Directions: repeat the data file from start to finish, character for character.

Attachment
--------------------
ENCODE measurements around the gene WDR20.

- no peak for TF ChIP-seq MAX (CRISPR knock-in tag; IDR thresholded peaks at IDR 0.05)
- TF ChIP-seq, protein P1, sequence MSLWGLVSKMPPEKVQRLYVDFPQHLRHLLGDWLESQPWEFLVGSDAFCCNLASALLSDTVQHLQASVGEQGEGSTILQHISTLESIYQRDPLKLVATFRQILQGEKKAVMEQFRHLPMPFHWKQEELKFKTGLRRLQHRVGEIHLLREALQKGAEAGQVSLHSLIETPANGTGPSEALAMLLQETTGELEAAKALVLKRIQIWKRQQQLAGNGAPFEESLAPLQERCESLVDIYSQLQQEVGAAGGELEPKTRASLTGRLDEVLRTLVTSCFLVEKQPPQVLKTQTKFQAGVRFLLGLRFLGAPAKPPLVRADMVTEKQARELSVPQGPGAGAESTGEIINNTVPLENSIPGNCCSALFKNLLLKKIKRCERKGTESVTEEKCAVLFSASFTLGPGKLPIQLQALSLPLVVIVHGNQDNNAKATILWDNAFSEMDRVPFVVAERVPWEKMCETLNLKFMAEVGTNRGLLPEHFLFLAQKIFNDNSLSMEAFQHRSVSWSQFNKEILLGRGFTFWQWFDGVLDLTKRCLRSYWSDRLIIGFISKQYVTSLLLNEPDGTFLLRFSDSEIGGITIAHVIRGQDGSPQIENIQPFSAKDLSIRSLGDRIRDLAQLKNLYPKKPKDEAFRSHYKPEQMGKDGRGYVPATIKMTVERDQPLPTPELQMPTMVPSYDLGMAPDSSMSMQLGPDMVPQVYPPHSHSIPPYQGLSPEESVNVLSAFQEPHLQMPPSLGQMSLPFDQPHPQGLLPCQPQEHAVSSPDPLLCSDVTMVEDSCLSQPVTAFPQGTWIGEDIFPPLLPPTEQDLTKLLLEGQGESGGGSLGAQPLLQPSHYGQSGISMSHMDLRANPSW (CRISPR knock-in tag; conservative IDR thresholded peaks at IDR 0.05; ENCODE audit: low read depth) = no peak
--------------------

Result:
ENCODE measurements around the gene WDR20.

- no peak for TF ChIP-seq MAX (CRISPR knock-in tag; IDR thresholded peaks at IDR 0.05)
- TF ChIP-seq, protein P1, sequence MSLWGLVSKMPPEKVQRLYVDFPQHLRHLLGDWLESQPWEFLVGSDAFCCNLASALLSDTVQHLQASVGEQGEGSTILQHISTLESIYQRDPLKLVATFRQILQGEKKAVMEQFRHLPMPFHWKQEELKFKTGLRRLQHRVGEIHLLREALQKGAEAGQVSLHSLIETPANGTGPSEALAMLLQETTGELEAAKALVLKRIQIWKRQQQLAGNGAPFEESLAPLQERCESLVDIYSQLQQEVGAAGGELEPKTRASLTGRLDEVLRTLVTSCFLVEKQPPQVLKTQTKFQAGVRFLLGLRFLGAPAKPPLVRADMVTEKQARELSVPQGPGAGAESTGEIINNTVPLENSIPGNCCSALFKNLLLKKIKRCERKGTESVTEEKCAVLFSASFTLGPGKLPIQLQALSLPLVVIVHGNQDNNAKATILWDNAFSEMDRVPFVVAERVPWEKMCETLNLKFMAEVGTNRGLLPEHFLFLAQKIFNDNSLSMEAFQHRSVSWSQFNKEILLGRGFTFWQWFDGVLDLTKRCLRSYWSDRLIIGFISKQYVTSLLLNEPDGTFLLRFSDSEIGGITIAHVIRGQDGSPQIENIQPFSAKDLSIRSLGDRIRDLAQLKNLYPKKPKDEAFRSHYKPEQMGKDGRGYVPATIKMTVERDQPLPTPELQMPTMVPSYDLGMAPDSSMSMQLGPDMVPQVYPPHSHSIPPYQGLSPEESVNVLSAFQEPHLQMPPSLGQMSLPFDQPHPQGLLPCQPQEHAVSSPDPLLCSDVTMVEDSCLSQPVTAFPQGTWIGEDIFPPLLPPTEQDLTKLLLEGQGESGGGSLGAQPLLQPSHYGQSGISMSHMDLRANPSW (CRISPR knock-in tag; conservative IDR thresholded peaks at IDR 0.05; ENCODE audit: low read depth) = no peak